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Wednesday, June 22, 2005
Some Brief DC Comments
I have no idea how to describe Grant Morrison's new posistion at DC. Plot-master? Concept designer? I like Morrison's take on super-heroes, so I'm behind this decision. I'm not terribly surprised to see that in certain quarters this news is not being taken well. One of the things that frankly baffles me about the folks who dread Morrison working on a beloved title or character is the insistence that, somehow, Morrison "hates" or "disrespects" super-heroes. Because to me all that complaint says is that the person making it hasn't understood any Grant Morrison comics they've read. He clearly loves super-hero comics, and that loves pours off the page. Almost every super-hero comic he's ever done has been a love letter to the comics he read as a kid.
There's one other thing I'd like to mention about the folks who loudly moan about Grant Morrison working on a title. X-Men fans have a tendency to like their comics safe and comfortable. The news of Grant Morrison taking over X-Men made many of them angry, and I got treated to many a diatribe about how these people were going to drop the New X-Men title, rather than have a book written by Grant Morrison in their collection. The vast majority of them, of course, bought the book anyway, but continued to whine and mope about how Morrison was "ruining" the title. A few stuck to their guns and actually didn't buy it. Except now, of course, all those folks who refused to buy it when Morrison was writing the book have been busy buying up the back issues of his run. Because there's a gap in their collections. So, yeah, I don't take complaints about Morrison's new role at DC too seriously. Because the actual buying habits of your average comic fan won't be affected by this at all, no matter what they may tell you otherwise.
I also think it's interesting to note that Morrison's new role, when taken in light of Geoff Johns' role as a kind of continuity editor, heavily implies that the editorial department at DC is taking this notion of creating a tighter continuity and revising their publications very seriously.
I wish I could get excited about the Superman/Shazam mini, but I really can't work up any enthusiasm for Josh Middleton's art.
I think I can safely pass on an Absolute Edition of Crisis On Infinite Earths. $100 is just too steep a price point for me, especially when all I'd really be interested in is the supplemental book. As nice as having properly printed "Monitor Tapes" would be, this series honestly hasn't aged well, and I'm perfectly happy with my single issues.
A Kammandi Archive? Seriously? Y'know, I'm not particularly a fan of Kirby's work, but I can understand his appeal. And there's a certain loopy quality to this series that makes it note-worthy, but I just don't see how this qualifies for an Archive format when there are so many other Golden and Silver age comics that DC has the publishing rights to that haven't been reprinted at all. Where's my Wildcat Archive? Where's the Sugar and Spike Archive that every single comics blogger on the planet seems to want?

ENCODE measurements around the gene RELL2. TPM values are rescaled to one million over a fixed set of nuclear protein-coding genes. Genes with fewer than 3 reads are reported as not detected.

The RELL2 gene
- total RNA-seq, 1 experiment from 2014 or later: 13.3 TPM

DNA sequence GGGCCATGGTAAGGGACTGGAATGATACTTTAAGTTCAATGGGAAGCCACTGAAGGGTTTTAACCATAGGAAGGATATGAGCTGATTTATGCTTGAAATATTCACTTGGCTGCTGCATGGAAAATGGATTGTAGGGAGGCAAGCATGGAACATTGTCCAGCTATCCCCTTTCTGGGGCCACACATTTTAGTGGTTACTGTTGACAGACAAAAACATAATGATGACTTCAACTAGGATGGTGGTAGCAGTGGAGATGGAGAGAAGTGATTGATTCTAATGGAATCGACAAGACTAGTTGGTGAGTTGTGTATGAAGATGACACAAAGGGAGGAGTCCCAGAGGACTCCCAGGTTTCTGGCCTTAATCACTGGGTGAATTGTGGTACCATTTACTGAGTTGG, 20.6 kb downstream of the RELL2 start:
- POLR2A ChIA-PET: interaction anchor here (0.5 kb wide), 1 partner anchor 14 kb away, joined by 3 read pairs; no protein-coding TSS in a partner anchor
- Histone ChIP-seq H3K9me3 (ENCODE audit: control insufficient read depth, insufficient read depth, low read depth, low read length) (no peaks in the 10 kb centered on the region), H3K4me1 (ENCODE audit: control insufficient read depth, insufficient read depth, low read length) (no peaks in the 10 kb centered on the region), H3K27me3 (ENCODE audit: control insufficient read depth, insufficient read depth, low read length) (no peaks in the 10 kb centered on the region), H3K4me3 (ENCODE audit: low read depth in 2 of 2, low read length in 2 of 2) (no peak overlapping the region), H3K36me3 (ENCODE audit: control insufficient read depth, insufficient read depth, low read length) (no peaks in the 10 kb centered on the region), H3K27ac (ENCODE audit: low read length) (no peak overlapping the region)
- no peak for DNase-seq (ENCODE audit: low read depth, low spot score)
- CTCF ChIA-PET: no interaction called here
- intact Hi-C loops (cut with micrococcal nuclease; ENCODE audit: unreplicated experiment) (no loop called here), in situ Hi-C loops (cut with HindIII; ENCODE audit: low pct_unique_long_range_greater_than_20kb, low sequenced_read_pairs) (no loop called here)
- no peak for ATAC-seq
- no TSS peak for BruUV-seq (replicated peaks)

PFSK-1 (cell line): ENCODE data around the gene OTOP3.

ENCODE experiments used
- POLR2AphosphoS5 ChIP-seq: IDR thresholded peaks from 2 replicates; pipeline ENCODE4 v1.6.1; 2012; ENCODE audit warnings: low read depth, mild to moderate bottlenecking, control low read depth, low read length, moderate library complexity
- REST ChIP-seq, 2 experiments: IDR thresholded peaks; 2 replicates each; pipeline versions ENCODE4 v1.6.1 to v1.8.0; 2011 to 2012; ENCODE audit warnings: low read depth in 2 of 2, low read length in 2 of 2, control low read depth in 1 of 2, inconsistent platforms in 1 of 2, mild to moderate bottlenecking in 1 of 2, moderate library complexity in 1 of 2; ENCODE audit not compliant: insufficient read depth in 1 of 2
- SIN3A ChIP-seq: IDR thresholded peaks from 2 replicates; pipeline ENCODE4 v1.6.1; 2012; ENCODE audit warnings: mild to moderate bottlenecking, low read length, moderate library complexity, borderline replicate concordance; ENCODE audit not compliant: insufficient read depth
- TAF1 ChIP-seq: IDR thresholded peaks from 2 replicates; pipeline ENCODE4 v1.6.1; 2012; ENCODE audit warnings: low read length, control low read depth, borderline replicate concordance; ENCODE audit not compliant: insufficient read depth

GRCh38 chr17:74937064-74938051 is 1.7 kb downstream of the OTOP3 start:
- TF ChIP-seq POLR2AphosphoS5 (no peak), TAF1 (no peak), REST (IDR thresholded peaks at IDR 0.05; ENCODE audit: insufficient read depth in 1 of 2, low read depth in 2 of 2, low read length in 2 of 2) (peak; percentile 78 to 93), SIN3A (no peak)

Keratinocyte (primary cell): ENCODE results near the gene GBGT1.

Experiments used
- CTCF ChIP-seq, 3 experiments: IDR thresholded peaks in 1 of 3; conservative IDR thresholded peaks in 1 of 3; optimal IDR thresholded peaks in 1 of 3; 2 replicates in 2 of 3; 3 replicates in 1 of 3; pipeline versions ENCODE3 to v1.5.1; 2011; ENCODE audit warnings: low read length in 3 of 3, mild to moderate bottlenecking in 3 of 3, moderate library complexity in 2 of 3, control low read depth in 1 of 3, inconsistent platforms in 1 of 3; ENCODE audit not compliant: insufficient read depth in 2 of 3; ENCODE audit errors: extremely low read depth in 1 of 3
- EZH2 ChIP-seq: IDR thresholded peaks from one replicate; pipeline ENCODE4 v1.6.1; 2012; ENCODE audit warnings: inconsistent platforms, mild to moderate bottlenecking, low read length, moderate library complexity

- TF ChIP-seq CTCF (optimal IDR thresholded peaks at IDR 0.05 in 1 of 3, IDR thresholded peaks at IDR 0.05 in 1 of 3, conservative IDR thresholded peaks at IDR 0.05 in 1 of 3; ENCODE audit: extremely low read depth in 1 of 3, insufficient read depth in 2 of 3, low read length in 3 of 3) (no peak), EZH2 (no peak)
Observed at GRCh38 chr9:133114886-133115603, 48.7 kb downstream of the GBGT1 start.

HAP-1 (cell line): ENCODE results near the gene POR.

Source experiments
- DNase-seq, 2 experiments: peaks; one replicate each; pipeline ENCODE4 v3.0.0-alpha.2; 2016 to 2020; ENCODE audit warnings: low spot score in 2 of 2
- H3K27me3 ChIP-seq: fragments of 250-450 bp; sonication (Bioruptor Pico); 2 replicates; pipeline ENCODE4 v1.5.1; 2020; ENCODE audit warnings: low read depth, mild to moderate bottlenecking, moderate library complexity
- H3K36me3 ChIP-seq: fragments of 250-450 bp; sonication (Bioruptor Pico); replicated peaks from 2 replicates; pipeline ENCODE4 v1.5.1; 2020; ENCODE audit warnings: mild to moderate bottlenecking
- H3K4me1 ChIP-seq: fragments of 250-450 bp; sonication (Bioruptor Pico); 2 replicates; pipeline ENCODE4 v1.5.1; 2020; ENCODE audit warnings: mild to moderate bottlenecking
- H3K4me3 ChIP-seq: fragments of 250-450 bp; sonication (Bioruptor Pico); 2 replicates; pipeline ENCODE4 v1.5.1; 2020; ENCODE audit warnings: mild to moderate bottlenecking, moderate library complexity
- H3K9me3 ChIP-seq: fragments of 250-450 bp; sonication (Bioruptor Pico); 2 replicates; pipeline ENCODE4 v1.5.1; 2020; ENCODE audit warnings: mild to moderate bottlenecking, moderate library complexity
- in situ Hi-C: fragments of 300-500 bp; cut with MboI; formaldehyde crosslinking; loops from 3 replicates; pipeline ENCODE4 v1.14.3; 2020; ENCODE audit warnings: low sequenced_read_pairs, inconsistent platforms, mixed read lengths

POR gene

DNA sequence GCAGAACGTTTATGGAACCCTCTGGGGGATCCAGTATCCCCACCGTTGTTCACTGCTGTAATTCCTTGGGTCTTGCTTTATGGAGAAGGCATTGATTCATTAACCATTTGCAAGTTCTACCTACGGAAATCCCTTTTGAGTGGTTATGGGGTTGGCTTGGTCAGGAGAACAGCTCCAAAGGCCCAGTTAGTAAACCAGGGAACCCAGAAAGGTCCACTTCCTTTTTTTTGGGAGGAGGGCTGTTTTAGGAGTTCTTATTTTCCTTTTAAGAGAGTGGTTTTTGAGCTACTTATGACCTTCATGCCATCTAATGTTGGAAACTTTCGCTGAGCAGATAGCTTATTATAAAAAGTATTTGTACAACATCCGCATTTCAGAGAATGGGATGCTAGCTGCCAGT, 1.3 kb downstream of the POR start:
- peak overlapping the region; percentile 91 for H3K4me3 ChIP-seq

I really hope that this new, and somewhat unexpected, digest format works for DC. Sgt. Rock is an excellent choice, as I think this format would work well for DC's library of war, fantasy, western and horror/mystery titles. The choice of Swamp Thing as the launch co-title seems odd at first, but this is a character that's recognized outside of comics fandom, and is a fairly good representation of DC's horror output, so I'd wager that was the thought process that went into the selection. That this is material that's already proven profitable for DC in trade format probably just cinched the deal. And at $10 a pop, these shouldn't be budget busters for anyone.
And then there's the new Showcase Presents format from DC. Big, phone-book sized black and white reprints at a low price. This is another good idea in the long run, but I'm somewhat disappointed in their choices of launch titles. It's been my experience that super-hero comics generally don't look good in black and white. And while Green Lantern is currently popular, I'm not sure how much of that popularity is genuine or just curiosity about the property now that Hal is back. Superman is probably a safe bet, especially the Silver Age material that everyone remembers and enjoys, for whatever reason. Me, I'm more excited about the rumored Jonah Hex reprint in this format.
I may very well end up picking up the Bruce Jones written Vigilante book. I've enjoyed Ben Oliver's work in the past, and Jones is generally good, though I run hot and cold on enjoying his work.
Chikyu Masaki has an intriguing premise: girl moves next door to a shape-changing monster. And the pitch has the feel of a light shojo title about it, which I generally like. But Pieces of a Spiral turns me off right away...reincarnation, demons and lost mentors. Nope, doesn't sound like my sort of thing.
A new Kev mini-series premieres, with two issues in one month. More of Kev is almost always a good thing.
DC puts out a Who's Who style series for the ABC universe, and opens it with two of the ABC characters I like the least, Tom Strong and Jack B. Quick. Damn. The completist in me will still want this though.
Wraithborn sounds like something I'd expect to see in the Top Cow section of the Image listings. Which, I suppose, means that it's Wildstorm going "back to its roots" or somesuch.
I've no doubt that The Quitter will be very good, but I have almost no desire at all to read it. Something about Pekar just rubs me the wrong way in all his work. So I shall pass on the Dean Haspiel goodness.